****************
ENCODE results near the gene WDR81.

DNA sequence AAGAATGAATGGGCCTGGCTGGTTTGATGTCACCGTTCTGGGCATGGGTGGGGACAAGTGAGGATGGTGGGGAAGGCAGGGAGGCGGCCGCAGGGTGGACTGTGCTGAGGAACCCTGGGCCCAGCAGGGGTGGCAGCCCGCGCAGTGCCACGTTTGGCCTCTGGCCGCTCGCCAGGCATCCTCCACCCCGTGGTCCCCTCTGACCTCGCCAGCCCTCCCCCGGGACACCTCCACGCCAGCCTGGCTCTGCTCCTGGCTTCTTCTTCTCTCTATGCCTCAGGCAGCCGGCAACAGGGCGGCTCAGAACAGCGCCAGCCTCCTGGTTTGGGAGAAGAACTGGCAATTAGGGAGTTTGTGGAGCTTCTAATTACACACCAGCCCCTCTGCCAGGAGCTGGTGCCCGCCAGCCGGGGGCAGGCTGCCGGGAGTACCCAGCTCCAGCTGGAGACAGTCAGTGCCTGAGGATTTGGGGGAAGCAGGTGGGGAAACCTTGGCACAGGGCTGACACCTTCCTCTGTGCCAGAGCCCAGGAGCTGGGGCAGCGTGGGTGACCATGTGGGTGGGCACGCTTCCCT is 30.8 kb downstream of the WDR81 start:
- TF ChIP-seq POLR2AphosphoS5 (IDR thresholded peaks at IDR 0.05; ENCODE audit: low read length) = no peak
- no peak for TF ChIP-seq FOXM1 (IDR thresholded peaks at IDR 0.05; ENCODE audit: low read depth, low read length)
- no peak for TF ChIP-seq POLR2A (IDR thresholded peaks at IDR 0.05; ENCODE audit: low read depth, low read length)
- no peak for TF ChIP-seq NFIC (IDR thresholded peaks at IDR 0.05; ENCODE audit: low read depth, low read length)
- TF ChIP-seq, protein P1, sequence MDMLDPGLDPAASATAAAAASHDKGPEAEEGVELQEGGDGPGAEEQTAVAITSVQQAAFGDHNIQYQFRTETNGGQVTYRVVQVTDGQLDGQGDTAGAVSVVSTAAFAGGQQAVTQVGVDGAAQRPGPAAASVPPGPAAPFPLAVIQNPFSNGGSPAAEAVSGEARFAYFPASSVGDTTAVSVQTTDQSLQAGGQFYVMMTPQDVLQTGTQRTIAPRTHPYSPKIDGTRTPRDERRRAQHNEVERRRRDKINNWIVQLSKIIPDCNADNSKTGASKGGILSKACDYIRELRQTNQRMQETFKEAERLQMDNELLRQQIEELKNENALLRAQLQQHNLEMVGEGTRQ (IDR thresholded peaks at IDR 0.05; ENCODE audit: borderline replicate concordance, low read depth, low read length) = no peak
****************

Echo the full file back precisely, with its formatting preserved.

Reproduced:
ENCODE results near the gene WDR81.

DNA sequence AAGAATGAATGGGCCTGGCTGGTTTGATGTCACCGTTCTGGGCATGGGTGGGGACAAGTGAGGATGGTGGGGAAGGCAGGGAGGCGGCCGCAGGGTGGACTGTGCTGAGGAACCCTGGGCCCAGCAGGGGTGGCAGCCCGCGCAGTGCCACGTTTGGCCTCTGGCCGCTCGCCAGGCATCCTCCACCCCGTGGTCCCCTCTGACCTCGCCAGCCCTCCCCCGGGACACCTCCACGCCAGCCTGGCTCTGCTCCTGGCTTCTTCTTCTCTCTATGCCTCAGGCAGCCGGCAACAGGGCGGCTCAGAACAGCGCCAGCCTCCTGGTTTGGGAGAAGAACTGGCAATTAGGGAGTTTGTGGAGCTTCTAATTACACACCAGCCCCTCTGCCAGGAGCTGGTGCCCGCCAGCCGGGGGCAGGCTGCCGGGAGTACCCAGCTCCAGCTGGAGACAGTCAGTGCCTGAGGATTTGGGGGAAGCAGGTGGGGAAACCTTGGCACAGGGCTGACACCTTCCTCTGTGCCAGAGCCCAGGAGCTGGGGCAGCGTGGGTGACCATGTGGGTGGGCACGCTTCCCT is 30.8 kb downstream of the WDR81 start:
- TF ChIP-seq POLR2AphosphoS5 (IDR thresholded peaks at IDR 0.05; ENCODE audit: low read length) = no peak
- no peak for TF ChIP-seq FOXM1 (IDR thresholded peaks at IDR 0.05; ENCODE audit: low read depth, low read length)
- no peak for TF ChIP-seq POLR2A (IDR thresholded peaks at IDR 0.05; ENCODE audit: low read depth, low read length)
- no peak for TF ChIP-seq NFIC (IDR thresholded peaks at IDR 0.05; ENCODE audit: low read depth, low read length)
- TF ChIP-seq, protein P1, sequence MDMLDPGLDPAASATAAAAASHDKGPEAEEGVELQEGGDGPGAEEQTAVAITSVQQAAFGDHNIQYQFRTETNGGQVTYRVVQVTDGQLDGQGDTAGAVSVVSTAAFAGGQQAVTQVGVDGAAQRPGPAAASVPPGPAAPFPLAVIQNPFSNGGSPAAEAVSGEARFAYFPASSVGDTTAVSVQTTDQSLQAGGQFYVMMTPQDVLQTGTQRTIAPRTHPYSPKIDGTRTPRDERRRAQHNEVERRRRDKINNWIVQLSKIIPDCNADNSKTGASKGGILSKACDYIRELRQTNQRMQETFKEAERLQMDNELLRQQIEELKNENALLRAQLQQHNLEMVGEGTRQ (IDR thresholded peaks at IDR 0.05; ENCODE audit: borderline replicate concordance, low read depth, low read length) = no peak